Top Ten Cities Experiencing a Housing Recovery

Written by Sam on August 25, 2009 – 2:09 pm - (via Yahoo!) lists the top ten cities that are possibly experiencing a housing recovery. To determine the top cities they analyzed areas with high house sales growth rates in the last year but with relatively low foreclosure rates.

The top cities are:
10. San Jose, Calif.
9. Santa Barbara, Calif.
8. Redding, Calif.
7. Denver, Colo.
6. Bremerton, Wash.
5. San Luis Obispo, Calif.
4. Salem, Ore.
3. Colorado Springs, Colo.
2. Lincoln, Neb.
1. Miami-Ft. Lauderdale, Fla.

It looks like California has a strong showing with 4 of the top 10 spots. With real estate in a slump across most of the country, it’s probably a good time to buy a house. The only problem is if you have to sell your house as well. In my state it seems like the higher-priced houses have taken a bigger hit. I have one acquaintance who recently bought a house for about $400k that had previously sold for close to $1 Million before the crash. That’s a change in value of $600k. In contrast, the value of houses in my neighborhood, which are now selling in the $200-300k range, have gone down in value an average of $50k. This would seem to favor a strategy of selling a house in a lower price range (say $100-300k) and buying a house in the upper price range, but that has a much higher potential upswing in value once the economy recovers. Not that I would recommend such a strategy, but it seems to make sense.

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Cash for Refrigerators

Written by Sam on August 24, 2009 – 9:20 am -

Business Week (via Yahoo!) reported today on the government’s rebate program for new energy-efficient appliances. Similar to the “Cash for Clunkers,” the program will give rebates of $50 to $200 on new appliances. It was unclear to me what types of appliances will be covered, but it sounds like at least refrigerators and washing machines will be covered. There was no real specific information about the program since individual states will be determining the exact parameters.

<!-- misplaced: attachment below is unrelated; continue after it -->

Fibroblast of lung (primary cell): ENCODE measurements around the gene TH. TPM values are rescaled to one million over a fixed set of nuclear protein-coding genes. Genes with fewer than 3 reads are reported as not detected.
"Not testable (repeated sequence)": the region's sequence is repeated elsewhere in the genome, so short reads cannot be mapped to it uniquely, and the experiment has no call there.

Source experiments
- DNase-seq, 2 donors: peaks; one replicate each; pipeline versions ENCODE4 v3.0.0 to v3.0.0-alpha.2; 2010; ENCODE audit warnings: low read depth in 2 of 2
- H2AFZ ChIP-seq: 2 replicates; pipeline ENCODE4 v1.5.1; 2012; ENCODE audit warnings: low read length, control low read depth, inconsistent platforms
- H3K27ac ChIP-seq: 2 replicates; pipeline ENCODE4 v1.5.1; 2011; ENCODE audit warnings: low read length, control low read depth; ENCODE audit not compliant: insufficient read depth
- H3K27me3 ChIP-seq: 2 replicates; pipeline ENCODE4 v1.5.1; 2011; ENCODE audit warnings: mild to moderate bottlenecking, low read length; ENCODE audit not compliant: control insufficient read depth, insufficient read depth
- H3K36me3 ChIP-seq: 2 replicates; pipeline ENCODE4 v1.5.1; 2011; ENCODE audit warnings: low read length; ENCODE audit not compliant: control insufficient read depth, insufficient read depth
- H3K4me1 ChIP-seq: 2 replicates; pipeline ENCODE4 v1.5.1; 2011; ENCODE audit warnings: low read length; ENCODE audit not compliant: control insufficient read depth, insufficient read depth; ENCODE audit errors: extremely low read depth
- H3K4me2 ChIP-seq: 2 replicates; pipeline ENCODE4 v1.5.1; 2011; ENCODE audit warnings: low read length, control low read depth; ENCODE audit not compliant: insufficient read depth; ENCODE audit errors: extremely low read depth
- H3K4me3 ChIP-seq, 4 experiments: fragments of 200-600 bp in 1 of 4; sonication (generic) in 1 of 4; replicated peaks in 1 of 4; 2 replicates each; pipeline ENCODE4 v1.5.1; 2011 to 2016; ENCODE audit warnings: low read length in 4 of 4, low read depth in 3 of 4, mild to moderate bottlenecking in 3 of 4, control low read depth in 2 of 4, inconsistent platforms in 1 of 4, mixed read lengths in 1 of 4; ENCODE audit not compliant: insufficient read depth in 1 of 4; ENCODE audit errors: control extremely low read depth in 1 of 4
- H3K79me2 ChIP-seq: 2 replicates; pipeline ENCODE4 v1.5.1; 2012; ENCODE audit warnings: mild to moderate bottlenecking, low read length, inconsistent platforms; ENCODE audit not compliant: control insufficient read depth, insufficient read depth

I’ve been trying to get my head around these government programs and the affect they’ll have. I honestly hate the idea of the government encouraging and funding consumer purchases. What’s wrong with people making due with what they have? I assume that a large portion of the people participating in these programs will make their new car and dish washer purchases using debt, thus further increasing overall consumer debt. The article listed above mentions how the appliance market has suffered because people have been choosing to fix their appliances rather than buy new. GREAT! That’s responsible behavior. It’s not a problem to be solved by the government. If industries such as appliance and car makers are suffering, they need to adapt their approach, re-tool their businesses, and look for ways to innovate. They shouldn’t rely on the government to bail them out. The whole thing frankly gets me riled up.

Now I’m no economist and can’t eloquently argue the virtues and vices of Keynesian government spending programs. Maybe they’ll have an overall positive impact. But my gut tells me they are wrong simply because they encourage lazy behavior. They don’t encourage personal accountability which is what got us into this economic mess in the first place. Citizens will eventually have to pay for these government programs in the form of increased taxes, which will be harder to pay with their added debt from appliances and cars.

I guess we’ll find out soon what the details are of this newest program so stay tuned. If you are in the market for a new appliance, by all means try and take advantage of this program. If you’re not, be happy with what you have and please don’t go into debt just to take advantage of a measly little discount.

Am I way off on this? Please leave a comment and let me know what you think. I actually would love to hear some good reasoning as to why the program is a good thing so I can at least feel a little good about it. Will energy-efficient appliances really save the environment that much? Will this really help the economy turn around?

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